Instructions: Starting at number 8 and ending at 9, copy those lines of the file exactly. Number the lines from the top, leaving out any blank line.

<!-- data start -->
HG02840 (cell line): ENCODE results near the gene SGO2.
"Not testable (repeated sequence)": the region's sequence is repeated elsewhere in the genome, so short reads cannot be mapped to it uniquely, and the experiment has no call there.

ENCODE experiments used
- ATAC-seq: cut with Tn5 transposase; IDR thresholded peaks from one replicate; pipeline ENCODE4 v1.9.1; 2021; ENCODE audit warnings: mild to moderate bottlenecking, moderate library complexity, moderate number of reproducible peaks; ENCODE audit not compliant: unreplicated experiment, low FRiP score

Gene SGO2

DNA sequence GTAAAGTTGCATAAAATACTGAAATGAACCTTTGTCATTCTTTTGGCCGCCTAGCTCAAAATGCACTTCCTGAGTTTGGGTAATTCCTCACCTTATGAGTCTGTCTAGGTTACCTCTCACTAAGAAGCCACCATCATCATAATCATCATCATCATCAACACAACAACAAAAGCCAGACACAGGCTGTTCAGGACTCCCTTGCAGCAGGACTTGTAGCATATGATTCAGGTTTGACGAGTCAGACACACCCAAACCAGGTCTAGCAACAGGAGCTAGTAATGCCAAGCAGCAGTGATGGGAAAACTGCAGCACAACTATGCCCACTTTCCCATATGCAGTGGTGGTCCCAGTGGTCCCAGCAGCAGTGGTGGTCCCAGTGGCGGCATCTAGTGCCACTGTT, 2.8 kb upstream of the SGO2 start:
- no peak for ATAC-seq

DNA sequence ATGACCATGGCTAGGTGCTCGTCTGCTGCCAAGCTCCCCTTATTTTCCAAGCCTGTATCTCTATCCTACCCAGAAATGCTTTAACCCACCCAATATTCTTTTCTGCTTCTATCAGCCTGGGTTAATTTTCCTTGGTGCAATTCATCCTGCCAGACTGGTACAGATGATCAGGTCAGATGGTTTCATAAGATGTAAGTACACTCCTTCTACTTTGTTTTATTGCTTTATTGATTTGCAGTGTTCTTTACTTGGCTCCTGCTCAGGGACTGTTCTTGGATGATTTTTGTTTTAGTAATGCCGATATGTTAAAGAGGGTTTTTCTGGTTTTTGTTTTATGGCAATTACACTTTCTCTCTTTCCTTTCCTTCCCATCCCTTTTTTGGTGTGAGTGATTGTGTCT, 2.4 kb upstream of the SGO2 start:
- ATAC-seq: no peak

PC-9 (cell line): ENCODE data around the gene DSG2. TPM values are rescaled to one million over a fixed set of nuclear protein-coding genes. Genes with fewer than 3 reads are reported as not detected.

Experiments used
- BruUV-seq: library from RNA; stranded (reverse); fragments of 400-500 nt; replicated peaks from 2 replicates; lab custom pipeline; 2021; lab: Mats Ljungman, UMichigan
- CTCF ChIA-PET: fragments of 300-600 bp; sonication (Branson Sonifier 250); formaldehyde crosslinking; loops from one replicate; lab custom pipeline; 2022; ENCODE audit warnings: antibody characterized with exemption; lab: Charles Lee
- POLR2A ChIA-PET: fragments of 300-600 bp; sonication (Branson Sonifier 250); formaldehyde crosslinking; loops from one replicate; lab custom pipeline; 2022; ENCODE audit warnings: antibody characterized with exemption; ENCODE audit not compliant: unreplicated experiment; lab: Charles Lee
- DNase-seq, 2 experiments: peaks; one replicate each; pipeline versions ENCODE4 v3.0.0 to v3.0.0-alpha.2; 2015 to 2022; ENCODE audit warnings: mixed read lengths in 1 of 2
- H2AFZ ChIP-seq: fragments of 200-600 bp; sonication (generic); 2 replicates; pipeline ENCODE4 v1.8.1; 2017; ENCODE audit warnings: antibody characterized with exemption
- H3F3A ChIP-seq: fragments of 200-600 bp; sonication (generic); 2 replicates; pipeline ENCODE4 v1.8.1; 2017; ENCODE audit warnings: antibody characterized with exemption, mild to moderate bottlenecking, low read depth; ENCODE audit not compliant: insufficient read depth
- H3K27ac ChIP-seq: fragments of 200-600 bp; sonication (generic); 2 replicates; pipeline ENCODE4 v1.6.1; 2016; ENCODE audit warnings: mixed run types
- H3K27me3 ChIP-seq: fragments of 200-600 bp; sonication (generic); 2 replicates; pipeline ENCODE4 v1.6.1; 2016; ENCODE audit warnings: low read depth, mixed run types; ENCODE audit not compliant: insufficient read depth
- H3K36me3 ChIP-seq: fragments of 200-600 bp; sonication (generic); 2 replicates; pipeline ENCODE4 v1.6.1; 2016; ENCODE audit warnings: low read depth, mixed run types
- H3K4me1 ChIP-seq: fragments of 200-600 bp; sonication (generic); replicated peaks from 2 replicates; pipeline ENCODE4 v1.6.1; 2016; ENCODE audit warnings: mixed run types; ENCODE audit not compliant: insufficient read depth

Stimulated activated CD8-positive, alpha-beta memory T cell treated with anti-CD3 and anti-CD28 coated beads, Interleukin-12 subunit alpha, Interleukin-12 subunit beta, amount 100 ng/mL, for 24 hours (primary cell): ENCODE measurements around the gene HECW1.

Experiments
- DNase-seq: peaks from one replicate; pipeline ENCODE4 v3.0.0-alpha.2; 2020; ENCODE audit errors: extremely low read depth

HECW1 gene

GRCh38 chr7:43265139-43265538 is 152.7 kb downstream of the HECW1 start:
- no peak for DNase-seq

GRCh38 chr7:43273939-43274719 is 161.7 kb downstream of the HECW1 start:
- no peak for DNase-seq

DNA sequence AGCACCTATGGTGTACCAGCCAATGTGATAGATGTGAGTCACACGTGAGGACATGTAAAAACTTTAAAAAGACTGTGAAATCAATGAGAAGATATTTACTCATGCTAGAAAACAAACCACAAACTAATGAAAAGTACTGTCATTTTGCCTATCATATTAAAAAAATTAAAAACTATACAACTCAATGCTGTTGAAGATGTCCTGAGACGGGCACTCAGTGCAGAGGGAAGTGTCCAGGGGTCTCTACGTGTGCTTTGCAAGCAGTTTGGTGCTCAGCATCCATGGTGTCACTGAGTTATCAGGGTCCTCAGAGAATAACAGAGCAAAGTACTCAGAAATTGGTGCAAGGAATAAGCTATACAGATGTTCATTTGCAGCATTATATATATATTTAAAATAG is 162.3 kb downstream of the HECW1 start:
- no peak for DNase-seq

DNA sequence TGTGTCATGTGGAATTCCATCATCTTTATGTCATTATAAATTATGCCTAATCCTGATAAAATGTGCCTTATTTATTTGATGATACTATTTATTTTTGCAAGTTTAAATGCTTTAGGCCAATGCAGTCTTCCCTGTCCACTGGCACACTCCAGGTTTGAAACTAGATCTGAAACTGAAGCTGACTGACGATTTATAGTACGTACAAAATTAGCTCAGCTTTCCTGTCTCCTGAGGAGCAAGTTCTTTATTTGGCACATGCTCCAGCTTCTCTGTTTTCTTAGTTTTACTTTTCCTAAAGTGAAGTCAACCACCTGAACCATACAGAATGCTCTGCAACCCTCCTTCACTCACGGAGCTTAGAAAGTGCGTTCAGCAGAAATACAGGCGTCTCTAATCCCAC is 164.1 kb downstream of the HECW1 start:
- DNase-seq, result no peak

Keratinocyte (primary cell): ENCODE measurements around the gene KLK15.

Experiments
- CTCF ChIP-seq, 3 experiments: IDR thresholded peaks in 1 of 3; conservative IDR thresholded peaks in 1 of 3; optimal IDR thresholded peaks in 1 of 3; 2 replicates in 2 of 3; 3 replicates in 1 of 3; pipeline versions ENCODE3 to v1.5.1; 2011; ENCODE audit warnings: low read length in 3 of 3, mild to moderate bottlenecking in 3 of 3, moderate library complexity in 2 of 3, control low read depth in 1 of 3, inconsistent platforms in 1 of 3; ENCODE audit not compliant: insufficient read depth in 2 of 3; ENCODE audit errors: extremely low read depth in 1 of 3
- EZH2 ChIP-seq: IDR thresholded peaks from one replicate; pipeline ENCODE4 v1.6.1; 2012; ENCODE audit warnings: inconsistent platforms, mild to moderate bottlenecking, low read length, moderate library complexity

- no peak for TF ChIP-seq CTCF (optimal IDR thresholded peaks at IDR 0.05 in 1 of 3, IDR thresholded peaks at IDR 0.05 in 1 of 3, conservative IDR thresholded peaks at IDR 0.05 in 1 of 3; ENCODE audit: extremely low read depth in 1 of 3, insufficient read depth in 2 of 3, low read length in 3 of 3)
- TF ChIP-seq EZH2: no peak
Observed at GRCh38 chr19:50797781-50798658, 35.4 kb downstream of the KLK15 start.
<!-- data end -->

DNA sequence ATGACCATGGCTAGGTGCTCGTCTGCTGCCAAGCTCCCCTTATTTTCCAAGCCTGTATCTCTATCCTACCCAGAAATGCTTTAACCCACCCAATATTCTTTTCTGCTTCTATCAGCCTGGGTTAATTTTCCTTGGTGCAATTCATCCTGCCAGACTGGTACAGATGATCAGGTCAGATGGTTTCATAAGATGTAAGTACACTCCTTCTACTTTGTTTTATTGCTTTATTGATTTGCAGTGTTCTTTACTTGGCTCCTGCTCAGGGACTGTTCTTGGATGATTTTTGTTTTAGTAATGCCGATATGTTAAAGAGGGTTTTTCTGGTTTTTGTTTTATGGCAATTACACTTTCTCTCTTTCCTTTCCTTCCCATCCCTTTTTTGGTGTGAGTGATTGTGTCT, 2.4 kb upstream of the SGO2 start:
- ATAC-seq: no peak